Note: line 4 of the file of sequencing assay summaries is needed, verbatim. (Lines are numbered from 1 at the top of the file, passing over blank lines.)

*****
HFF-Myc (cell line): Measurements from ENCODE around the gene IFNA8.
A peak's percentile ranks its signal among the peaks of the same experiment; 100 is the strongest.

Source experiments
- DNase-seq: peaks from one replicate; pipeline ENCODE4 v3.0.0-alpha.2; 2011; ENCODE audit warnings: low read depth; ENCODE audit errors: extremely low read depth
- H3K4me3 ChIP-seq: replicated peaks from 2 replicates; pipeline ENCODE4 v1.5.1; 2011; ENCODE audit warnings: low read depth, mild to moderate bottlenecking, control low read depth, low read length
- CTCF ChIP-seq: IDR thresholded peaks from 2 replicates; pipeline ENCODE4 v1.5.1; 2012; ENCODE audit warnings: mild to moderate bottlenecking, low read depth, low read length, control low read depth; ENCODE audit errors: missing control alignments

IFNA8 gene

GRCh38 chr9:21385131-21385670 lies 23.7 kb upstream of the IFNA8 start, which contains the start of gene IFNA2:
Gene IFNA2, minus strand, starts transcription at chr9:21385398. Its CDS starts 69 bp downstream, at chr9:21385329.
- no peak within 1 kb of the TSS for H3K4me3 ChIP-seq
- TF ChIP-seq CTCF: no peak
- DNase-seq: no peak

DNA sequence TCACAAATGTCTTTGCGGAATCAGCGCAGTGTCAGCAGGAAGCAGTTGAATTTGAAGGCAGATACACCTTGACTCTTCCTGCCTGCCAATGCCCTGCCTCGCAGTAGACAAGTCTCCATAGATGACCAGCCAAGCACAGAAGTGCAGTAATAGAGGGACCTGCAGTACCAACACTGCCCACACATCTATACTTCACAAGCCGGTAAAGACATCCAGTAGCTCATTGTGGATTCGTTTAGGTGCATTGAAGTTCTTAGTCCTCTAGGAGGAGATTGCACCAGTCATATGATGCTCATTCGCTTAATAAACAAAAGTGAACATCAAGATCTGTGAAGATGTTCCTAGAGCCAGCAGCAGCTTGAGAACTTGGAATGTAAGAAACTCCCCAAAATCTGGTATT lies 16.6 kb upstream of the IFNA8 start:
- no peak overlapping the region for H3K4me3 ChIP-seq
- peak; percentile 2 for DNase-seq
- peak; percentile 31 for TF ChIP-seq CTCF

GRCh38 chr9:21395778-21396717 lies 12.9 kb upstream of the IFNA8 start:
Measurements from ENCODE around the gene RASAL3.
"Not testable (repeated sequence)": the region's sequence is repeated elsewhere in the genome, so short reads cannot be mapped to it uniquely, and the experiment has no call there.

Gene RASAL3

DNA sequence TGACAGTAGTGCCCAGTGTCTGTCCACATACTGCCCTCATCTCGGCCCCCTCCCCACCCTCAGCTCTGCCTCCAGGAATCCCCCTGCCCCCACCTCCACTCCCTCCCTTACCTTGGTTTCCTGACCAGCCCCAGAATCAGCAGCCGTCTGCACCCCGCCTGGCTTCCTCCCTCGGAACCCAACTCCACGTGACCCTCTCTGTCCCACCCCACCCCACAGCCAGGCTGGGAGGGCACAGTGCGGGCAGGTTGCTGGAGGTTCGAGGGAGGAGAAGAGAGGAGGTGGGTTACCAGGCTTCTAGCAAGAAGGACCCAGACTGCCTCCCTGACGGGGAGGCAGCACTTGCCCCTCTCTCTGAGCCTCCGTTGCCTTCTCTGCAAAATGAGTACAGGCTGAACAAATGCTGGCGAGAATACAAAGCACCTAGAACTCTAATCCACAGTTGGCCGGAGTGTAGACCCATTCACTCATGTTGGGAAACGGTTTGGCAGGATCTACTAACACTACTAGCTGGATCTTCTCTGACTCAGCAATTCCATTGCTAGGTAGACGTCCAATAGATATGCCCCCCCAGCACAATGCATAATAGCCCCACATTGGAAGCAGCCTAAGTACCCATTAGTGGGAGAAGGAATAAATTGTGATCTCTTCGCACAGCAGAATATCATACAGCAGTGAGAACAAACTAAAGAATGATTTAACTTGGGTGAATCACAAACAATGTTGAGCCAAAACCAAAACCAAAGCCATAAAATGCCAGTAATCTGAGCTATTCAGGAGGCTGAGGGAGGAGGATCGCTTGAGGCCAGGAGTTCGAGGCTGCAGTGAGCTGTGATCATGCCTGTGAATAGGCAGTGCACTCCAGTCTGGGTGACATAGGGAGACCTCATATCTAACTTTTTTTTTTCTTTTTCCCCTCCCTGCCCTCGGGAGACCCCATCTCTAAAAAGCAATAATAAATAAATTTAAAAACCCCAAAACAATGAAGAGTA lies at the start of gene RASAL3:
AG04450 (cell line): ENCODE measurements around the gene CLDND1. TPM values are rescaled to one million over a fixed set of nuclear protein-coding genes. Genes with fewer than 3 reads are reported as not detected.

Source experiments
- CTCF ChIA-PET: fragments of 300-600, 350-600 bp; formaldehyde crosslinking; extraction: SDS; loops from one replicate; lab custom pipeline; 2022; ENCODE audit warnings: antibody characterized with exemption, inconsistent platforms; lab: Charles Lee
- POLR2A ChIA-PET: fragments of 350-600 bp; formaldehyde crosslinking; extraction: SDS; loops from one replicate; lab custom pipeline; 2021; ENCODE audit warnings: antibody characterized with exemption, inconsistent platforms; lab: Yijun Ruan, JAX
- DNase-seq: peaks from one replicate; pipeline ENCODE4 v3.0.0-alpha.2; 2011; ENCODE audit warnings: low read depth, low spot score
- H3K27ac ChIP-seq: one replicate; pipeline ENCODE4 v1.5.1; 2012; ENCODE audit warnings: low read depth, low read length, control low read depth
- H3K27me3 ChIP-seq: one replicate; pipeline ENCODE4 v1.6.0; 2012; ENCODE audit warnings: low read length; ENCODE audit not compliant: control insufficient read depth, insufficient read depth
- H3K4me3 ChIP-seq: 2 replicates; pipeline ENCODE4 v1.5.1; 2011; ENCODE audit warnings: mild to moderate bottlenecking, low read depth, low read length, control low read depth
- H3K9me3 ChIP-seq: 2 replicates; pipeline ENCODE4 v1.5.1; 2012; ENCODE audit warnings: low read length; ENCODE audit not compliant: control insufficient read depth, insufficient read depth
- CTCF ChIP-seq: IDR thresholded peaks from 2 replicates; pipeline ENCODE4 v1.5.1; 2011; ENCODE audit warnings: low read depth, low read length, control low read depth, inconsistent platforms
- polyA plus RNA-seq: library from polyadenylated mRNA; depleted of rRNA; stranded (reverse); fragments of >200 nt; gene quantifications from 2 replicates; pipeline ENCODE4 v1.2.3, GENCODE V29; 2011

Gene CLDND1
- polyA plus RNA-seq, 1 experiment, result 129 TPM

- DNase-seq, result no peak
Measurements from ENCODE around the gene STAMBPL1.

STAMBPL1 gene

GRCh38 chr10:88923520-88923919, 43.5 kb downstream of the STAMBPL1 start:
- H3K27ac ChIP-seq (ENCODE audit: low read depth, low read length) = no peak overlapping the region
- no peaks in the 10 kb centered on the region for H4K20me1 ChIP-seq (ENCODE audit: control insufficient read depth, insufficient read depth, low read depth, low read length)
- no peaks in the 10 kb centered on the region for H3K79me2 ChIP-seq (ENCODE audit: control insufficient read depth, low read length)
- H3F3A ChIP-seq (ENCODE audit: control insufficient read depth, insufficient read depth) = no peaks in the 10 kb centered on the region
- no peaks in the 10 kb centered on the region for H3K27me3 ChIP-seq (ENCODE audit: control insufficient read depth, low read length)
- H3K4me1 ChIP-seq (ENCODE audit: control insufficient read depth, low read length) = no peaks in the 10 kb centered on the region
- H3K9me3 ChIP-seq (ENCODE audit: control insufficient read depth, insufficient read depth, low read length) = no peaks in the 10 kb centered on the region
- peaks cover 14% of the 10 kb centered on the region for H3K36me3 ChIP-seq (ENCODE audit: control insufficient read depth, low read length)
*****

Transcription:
- DNase-seq: peaks from one replicate; pipeline ENCODE4 v3.0.0-alpha.2; 2011; ENCODE audit warnings: low read depth; ENCODE audit errors: extremely low read depth